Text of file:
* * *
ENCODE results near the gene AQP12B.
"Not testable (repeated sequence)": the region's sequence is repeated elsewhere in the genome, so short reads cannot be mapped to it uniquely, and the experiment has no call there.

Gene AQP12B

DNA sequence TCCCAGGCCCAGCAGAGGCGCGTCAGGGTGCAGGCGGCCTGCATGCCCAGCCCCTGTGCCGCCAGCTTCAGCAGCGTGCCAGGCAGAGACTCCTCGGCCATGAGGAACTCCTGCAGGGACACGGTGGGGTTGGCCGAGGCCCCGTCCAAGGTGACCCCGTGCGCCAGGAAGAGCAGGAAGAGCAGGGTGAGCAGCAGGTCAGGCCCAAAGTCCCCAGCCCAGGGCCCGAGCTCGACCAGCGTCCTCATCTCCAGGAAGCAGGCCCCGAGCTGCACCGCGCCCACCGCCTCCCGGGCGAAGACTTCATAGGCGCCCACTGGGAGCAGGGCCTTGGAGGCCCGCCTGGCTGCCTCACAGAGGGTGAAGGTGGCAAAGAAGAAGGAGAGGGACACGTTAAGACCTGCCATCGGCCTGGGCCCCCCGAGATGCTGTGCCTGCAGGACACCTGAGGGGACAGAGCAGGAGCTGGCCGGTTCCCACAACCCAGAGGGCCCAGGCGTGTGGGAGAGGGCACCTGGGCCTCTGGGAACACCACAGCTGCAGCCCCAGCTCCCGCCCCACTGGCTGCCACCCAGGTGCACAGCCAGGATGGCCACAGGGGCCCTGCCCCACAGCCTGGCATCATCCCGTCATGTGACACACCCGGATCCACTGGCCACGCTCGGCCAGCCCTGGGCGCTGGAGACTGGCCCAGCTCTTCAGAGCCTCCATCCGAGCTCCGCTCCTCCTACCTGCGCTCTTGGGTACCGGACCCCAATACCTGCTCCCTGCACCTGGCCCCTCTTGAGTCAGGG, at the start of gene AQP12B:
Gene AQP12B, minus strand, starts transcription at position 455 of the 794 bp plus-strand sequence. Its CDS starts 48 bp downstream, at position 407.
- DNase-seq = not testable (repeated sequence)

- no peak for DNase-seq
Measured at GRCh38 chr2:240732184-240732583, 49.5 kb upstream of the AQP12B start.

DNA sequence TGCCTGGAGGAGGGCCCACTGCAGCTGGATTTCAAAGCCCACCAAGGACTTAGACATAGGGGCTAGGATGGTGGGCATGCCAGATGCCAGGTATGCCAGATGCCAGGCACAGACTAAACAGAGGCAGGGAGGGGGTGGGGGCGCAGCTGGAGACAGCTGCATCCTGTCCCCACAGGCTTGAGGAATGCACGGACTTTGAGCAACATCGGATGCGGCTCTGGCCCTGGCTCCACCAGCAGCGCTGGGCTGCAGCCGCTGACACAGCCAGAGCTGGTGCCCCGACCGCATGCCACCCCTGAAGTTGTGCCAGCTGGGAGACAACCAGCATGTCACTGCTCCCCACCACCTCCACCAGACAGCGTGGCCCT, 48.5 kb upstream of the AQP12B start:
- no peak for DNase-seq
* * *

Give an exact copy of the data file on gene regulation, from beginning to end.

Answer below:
ENCODE results near the gene AQP12B.
"Not testable (repeated sequence)": the region's sequence is repeated elsewhere in the genome, so short reads cannot be mapped to it uniquely, and the experiment has no call there.

Gene AQP12B

DNA sequence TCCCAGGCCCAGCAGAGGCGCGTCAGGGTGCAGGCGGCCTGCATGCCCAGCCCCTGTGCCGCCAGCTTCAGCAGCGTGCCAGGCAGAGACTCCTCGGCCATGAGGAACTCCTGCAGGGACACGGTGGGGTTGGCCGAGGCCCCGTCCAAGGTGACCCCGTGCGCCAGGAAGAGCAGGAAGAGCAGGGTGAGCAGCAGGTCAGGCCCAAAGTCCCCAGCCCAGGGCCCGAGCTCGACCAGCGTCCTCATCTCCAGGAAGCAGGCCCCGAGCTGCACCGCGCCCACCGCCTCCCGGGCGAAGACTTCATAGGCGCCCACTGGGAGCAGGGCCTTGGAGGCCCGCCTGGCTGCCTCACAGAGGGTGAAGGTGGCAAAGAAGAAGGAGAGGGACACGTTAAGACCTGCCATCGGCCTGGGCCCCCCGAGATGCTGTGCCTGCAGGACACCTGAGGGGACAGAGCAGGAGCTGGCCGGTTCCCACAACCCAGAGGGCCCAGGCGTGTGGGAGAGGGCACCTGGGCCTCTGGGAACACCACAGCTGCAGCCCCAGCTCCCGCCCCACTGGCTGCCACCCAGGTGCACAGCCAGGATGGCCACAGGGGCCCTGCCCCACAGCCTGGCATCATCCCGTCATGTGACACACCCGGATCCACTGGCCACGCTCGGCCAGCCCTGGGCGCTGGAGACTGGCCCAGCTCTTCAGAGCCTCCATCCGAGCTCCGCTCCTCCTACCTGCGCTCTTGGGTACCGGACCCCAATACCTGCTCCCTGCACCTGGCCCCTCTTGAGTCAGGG, at the start of gene AQP12B:
Gene AQP12B, minus strand, starts transcription at position 455 of the 794 bp plus-strand sequence. Its CDS starts 48 bp downstream, at position 407.
- DNase-seq = not testable (repeated sequence)

- no peak for DNase-seq
Measured at GRCh38 chr2:240732184-240732583, 49.5 kb upstream of the AQP12B start.

DNA sequence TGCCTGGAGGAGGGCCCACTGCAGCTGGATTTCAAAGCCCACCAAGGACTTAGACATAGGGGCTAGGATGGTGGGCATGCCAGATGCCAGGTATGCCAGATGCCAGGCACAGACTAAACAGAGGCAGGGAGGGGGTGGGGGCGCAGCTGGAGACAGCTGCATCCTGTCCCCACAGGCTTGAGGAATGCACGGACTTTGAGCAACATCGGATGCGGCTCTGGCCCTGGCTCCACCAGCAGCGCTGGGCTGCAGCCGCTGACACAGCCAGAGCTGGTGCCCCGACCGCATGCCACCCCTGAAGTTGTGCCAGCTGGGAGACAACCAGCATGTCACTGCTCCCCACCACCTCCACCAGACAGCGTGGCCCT, 48.5 kb upstream of the AQP12B start:
- no peak for DNase-seq